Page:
My catalyst is the recently appointed Royal Commission into Institutional Child Sexual Abuse. At its first hearing on 3 April 2013 Justice McClellan AM, the chair for the Royal Commission, acknowledged that there had been harm committed against children that has caused lasting damage.
It’s a start.
I will admit that I’ve been further stung into action by the recent suggestion from a well-known radio broadcaster that a young girl may have herself  provoked the sexual attack she suffered.
This piece is dedicated to victims of Child Abuse wherever you may be, no matter your age or circumstances. It was not easy to write, albeit fantasised and is probably less easy to read – and for that I do apologise. I hope some of you will persevere to the end.
It is not aimed at any one Institution, person, place or thing… but rather, we ourselves; this society that would seem to want to protect its borders more fiercely than its children.

Sometimes, when opening up my eyes – not always from the deep of sleep, but still more like the realm of reality than waking time incurs – I see things that I ought not see, disturbing scenes such as the one before me now.
My hands are guided to these keys and yet I cannot write. The screen – clouded with a mist of grey – has mesmerised my eyes but in the distance I make out a group of children playing in a park. The images draw near and then to my distress I see that what I thought was play is nothing of the kind. Each child avoids another’s gaze and stands alone as if in haunted states of disarray. They’re all in grey attire, mostly rags – toddlers, others every age to nearing teens and one with a baby in her arms. A closer look shows why there is no tumbling fun, no shrieks of laughter reaching out to catch a friend; for in each face, the eyes have lost the shine of children’s play – replaced by hopelessness itself.
A young girl comes into view. She’s not in rags but dressed incongruously in a pink confection of party dress; brand new yet stained and torn. She looks distressed and shuffles awkwardly towards me.  Reaching out – she can’t be more than six years old – her fingers touch the screen and with her small face quite close to mine, whispers, “Can you help us?”
“What’s the matter?” I reply, forgetting I’m addressing someone on a screen.
“It’ll be here soon. It keeps on….” and then she stops, looking around fearfully.
“What is it? What are you afraid of? What keeps…..”
“Come with me,” she says, cutting me off with such urgency I somehow find myself in the mist, following her. She leads me to a small lane where several cottages sit awkwardly as though embarrassed by their neglect. We enter one and she throws open the door to a small room and I draw back as I see a man with a tiny baby.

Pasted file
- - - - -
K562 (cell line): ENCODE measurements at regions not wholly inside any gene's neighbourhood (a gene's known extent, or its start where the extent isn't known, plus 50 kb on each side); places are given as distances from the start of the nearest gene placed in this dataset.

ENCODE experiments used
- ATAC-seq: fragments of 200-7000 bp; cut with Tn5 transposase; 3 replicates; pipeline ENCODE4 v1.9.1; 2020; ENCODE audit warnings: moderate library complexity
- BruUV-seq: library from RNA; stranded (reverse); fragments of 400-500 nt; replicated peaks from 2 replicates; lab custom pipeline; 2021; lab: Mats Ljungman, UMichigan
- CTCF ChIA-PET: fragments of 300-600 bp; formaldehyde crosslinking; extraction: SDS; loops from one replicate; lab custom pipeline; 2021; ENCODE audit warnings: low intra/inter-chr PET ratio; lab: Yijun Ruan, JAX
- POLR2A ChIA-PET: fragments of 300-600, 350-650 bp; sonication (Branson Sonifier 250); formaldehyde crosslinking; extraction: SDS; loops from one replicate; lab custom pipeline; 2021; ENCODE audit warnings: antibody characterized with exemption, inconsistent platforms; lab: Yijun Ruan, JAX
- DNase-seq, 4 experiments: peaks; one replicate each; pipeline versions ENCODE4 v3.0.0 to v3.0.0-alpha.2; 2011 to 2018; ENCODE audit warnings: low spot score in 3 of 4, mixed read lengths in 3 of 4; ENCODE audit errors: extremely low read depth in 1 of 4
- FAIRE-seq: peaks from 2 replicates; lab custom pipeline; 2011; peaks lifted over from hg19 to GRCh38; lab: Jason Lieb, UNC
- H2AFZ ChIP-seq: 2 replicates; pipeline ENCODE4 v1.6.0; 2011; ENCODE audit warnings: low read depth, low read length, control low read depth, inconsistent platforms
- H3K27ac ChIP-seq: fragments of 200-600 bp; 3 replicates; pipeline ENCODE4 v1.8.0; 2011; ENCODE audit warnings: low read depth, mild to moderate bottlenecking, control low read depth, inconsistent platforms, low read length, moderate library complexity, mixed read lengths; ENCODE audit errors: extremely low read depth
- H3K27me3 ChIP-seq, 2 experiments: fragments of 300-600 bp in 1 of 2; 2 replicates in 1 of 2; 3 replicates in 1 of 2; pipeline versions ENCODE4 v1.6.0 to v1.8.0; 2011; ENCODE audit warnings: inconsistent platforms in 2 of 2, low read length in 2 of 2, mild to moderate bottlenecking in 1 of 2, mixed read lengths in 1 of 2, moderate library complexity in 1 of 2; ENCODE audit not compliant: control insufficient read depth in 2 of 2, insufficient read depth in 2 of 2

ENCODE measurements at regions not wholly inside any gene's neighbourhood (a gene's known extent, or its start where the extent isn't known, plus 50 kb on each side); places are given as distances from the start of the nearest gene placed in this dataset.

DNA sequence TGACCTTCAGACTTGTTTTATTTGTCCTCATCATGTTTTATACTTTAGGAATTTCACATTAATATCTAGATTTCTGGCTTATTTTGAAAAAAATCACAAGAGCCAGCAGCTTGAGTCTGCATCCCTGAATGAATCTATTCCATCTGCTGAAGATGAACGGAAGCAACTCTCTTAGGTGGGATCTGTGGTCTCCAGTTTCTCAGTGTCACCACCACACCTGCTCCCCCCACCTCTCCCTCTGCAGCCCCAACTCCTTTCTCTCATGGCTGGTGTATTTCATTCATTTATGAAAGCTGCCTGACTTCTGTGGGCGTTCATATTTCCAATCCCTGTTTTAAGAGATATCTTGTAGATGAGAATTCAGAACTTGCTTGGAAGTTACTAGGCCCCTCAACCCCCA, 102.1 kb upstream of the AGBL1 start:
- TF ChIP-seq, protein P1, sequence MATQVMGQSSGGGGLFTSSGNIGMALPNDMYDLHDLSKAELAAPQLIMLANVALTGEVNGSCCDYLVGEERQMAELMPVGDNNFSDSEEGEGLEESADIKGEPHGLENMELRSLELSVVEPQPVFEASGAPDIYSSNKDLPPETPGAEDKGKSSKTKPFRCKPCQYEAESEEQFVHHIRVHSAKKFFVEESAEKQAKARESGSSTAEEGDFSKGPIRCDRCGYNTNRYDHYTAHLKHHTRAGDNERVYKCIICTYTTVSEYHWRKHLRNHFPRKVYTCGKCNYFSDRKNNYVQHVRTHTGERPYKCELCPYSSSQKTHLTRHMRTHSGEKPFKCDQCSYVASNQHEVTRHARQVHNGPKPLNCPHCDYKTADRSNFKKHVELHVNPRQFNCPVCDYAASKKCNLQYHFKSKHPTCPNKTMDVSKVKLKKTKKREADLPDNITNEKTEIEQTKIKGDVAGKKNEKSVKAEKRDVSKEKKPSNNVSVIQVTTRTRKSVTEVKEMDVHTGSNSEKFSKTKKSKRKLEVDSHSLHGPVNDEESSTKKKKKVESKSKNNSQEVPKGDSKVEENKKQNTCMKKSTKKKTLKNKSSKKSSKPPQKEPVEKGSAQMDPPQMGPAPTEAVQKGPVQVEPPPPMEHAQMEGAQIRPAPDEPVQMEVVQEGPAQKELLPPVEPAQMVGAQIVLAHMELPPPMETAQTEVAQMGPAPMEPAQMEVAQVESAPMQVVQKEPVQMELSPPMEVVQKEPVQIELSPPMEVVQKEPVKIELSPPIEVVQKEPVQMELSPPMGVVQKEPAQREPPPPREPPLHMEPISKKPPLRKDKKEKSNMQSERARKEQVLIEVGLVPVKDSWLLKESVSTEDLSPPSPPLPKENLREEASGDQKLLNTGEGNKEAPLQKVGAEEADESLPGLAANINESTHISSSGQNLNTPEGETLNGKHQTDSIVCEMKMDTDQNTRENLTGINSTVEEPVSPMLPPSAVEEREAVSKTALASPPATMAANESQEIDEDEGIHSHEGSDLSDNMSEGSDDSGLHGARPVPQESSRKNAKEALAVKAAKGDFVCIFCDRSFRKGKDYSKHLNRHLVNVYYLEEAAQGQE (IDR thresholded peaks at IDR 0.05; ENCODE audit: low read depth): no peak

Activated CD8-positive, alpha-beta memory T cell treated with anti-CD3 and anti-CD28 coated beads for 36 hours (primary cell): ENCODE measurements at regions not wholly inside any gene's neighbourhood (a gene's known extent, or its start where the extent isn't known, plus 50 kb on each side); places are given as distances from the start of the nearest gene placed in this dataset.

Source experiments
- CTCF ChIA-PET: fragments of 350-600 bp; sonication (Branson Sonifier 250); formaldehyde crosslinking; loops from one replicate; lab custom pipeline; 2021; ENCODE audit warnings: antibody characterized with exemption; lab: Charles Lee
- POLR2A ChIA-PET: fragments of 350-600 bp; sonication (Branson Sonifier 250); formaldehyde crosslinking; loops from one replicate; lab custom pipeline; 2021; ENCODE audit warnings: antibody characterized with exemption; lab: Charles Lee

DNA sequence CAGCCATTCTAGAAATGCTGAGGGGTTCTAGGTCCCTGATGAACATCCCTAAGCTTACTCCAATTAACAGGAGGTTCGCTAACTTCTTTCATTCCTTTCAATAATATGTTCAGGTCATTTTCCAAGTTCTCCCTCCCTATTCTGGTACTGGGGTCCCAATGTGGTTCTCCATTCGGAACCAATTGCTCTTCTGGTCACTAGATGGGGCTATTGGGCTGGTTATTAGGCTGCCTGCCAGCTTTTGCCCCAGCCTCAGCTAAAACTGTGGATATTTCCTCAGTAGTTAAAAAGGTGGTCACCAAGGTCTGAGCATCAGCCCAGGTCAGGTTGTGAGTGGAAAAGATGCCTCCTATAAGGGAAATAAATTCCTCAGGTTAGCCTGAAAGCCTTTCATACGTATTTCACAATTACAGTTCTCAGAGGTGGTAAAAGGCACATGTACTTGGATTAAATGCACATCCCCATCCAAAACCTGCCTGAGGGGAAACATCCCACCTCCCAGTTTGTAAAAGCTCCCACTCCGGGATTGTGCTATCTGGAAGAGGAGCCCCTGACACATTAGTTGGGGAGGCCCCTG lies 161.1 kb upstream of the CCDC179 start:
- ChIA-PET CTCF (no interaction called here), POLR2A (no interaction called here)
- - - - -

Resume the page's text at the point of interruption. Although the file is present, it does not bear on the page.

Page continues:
“He can’t see you’, says the girl and I shudder as I see the man shake the baby violently,  screaming at it. To my shame – knowing what’s going to happen next – I turn and run out the door through the mist. I run as hard as I can but seem to make no progress, then, remembering the girl I turn back and see her huddled on the ground. It’s the same girl but now as though Time has steered off course, she appears to be only two or three years old. She starts to whimper then gives way to throated cries that rock her little body back and forth. “Don’t let him Mummy…please…no dress.”
I reach out to comfort her but the grey mist darkens and something is pulling me backwards. Petrified I shall not reach my own Time Zone again I scream out to her: “Tell someone; tell someone what is happening” – and the screen then turns to black.
I cannot get this image from my mind and try to press the button OFF – but destiny will not allow and takes me to another scene.
A Market Square.
It’s bright and colourful – full of crowds of happy, eager folk searching for that bargain they must have; stall-holders are hustling their tricks of trade that make the bargains look ‘just so’ – and dogs and youngsters on the ground share spoils of lovers’ inattention to their meals. Many of the adults (eclectic, ethnic mix and each from every state and stage of being) have children in their care; some ‘mewling and puking’ in their mothers’ arms and others looking joyfully from shoulders high at siblings pulled along by brawny hands.
It’s one such child that breaks free now – dancing vivaciously towards me, twirling with the energy that only childhood brings. She looks straight at me behind the glass…so sweet of smile and nimble of limb I am beguiled, till with a jolt I recognise the dress and see her as the one that only moments ago, it seems, was pleading for my help.
“My name’s Douglas,” she giggles without pause. “Daddy thought I’d be a boy.”
“Is everything all right?” I whisper, the earlier scenes still vivid in my mind. “Where are the others?”
“Daddy’s taking me to buy a dress,” she offers as if she hasn’t heard, but something catches in her eyes and she adds, “I try to be good”. Her attention is suddenly drawn to a sound behind her and she whirls around with startled cry as a man pushes through the crowd to reach her, his face contorted, angry, yelling “Get back here Douglas” He grabs her roughly, pulling her arm as she tries to reach out to me, her little body shakes with fear – and I scream “tell somebody”. But the now familiar dark grey mist comes down and Douglas disappears.
Unnerved and weeping unashamedly, I see the Market Place erupt as ugliness descends and children run in all directions through the stalls. They hide their eyes whilst elders brawl; they hear attacks of every kind with kicks and punches flying blind upon the weak; they hear their sisters’ cries; and when an altar boy comes crashing down a priest resplendent in his robes enjoys the feast. They hear some men and women – both in drunken rage or lustful ecstasy from pill or juicy potion – wield their pickets and their glass until they find their children to assault; the children cannot watch the glint of unsheathed knives whilst knowing other weapons will appear, and as they run they see all adult reason cease – trampled to the ground wherein lies dignity in tears.